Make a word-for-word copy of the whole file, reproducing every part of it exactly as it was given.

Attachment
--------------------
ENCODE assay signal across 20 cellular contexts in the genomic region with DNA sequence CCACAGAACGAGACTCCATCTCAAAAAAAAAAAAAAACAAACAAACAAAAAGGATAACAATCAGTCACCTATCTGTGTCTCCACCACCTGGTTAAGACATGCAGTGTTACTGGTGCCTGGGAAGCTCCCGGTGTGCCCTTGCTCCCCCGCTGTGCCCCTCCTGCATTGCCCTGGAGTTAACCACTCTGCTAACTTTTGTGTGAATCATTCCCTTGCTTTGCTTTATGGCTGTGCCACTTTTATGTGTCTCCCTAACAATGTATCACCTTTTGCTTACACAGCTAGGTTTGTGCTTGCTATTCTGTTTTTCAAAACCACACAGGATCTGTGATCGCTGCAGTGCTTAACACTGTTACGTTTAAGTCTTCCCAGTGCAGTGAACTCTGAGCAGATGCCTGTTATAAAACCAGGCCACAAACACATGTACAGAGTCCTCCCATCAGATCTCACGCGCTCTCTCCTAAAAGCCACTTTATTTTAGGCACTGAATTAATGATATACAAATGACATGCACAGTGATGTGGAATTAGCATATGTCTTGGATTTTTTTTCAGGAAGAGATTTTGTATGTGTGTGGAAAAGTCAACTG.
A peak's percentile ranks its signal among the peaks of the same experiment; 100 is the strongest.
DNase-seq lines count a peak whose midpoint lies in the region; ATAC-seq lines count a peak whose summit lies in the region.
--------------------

ENCODE assay signal across 20 cellular contexts in the genomic region with DNA sequence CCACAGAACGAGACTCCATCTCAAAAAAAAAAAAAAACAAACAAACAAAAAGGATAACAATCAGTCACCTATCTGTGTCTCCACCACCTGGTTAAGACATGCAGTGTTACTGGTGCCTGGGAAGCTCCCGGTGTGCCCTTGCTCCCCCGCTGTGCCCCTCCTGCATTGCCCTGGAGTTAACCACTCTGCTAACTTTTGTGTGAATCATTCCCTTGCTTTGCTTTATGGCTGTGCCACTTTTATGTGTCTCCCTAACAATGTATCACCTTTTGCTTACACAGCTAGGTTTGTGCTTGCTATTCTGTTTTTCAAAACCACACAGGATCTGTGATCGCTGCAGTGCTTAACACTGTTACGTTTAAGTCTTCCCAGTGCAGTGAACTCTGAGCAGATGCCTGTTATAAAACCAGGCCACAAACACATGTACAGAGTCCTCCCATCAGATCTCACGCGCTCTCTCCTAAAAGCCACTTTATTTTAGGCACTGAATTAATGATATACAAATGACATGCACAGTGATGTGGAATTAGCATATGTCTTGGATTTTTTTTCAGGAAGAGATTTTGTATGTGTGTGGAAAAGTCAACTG.
A peak's percentile ranks its signal among the peaks of the same experiment; 100 is the strongest.
DNase-seq lines count a peak whose midpoint lies in the region; ATAC-seq lines count a peak whose summit lies in the region.